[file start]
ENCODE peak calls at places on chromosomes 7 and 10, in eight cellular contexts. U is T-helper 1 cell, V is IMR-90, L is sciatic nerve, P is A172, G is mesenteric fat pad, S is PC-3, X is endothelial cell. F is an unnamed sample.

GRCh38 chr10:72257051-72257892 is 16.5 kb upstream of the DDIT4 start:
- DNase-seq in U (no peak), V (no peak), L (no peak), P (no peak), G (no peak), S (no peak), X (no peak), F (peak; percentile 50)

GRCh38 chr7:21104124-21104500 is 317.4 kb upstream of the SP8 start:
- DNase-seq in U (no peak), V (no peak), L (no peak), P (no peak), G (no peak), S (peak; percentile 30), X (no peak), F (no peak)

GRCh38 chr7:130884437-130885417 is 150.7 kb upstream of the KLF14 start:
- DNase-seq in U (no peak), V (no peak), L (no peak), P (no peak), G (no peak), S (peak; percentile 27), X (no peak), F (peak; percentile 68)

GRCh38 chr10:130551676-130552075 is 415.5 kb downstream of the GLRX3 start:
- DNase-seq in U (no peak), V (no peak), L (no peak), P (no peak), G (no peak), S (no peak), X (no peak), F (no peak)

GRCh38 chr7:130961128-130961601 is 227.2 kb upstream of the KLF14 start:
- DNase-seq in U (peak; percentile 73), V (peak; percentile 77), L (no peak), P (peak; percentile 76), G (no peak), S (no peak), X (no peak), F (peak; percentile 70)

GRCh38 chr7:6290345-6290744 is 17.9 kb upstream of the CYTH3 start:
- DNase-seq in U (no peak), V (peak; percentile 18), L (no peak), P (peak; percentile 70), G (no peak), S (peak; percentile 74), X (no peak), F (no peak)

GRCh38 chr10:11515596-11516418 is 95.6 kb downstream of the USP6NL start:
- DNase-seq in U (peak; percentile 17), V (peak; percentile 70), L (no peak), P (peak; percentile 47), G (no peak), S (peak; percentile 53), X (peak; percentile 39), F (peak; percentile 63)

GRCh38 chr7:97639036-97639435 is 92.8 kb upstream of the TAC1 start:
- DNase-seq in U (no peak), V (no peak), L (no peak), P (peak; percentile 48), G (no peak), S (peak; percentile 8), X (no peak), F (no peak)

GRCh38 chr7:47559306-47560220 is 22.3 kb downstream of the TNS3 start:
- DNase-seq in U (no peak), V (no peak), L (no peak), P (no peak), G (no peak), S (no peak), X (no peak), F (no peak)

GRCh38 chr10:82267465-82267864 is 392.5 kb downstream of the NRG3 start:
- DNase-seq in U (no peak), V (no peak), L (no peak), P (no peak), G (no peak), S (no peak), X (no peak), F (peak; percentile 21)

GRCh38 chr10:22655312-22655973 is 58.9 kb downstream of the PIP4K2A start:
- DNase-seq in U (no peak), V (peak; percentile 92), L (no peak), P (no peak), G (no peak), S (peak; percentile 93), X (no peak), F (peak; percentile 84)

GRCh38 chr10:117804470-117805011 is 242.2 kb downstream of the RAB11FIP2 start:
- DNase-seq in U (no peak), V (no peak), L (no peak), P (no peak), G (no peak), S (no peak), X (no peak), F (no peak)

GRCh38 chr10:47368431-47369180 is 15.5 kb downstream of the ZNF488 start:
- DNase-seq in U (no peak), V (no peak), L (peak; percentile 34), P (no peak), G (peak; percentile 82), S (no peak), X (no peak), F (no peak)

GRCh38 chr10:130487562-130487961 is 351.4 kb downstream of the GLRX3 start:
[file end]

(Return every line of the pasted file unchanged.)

ENCODE peak calls at places on chromosomes 7 and 10, in eight cellular contexts. U is T-helper 1 cell, V is IMR-90, L is sciatic nerve, P is A172, G is mesenteric fat pad, S is PC-3, X is endothelial cell. F is an unnamed sample.

GRCh38 chr10:72257051-72257892 is 16.5 kb upstream of the DDIT4 start:
- DNase-seq in U (no peak), V (no peak), L (no peak), P (no peak), G (no peak), S (no peak), X (no peak), F (peak; percentile 50)

GRCh38 chr7:21104124-21104500 is 317.4 kb upstream of the SP8 start:
- DNase-seq in U (no peak), V (no peak), L (no peak), P (no peak), G (no peak), S (peak; percentile 30), X (no peak), F (no peak)

GRCh38 chr7:130884437-130885417 is 150.7 kb upstream of the KLF14 start:
- DNase-seq in U (no peak), V (no peak), L (no peak), P (no peak), G (no peak), S (peak; percentile 27), X (no peak), F (peak; percentile 68)

GRCh38 chr10:130551676-130552075 is 415.5 kb downstream of the GLRX3 start:
- DNase-seq in U (no peak), V (no peak), L (no peak), P (no peak), G (no peak), S (no peak), X (no peak), F (no peak)

GRCh38 chr7:130961128-130961601 is 227.2 kb upstream of the KLF14 start:
- DNase-seq in U (peak; percentile 73), V (peak; percentile 77), L (no peak), P (peak; percentile 76), G (no peak), S (no peak), X (no peak), F (peak; percentile 70)

GRCh38 chr7:6290345-6290744 is 17.9 kb upstream of the CYTH3 start:
- DNase-seq in U (no peak), V (peak; percentile 18), L (no peak), P (peak; percentile 70), G (no peak), S (peak; percentile 74), X (no peak), F (no peak)

GRCh38 chr10:11515596-11516418 is 95.6 kb downstream of the USP6NL start:
- DNase-seq in U (peak; percentile 17), V (peak; percentile 70), L (no peak), P (peak; percentile 47), G (no peak), S (peak; percentile 53), X (peak; percentile 39), F (peak; percentile 63)

GRCh38 chr7:97639036-97639435 is 92.8 kb upstream of the TAC1 start:
- DNase-seq in U (no peak), V (no peak), L (no peak), P (peak; percentile 48), G (no peak), S (peak; percentile 8), X (no peak), F (no peak)

GRCh38 chr7:47559306-47560220 is 22.3 kb downstream of the TNS3 start:
- DNase-seq in U (no peak), V (no peak), L (no peak), P (no peak), G (no peak), S (no peak), X (no peak), F (no peak)

GRCh38 chr10:82267465-82267864 is 392.5 kb downstream of the NRG3 start:
- DNase-seq in U (no peak), V (no peak), L (no peak), P (no peak), G (no peak), S (no peak), X (no peak), F (peak; percentile 21)

GRCh38 chr10:22655312-22655973 is 58.9 kb downstream of the PIP4K2A start:
- DNase-seq in U (no peak), V (peak; percentile 92), L (no peak), P (no peak), G (no peak), S (peak; percentile 93), X (no peak), F (peak; percentile 84)

GRCh38 chr10:117804470-117805011 is 242.2 kb downstream of the RAB11FIP2 start:
- DNase-seq in U (no peak), V (no peak), L (no peak), P (no peak), G (no peak), S (no peak), X (no peak), F (no peak)

GRCh38 chr10:47368431-47369180 is 15.5 kb downstream of the ZNF488 start:
- DNase-seq in U (no peak), V (no peak), L (peak; percentile 34), P (no peak), G (peak; percentile 82), S (no peak), X (no peak), F (no peak)

GRCh38 chr10:130487562-130487961 is 351.4 kb downstream of the GLRX3 start: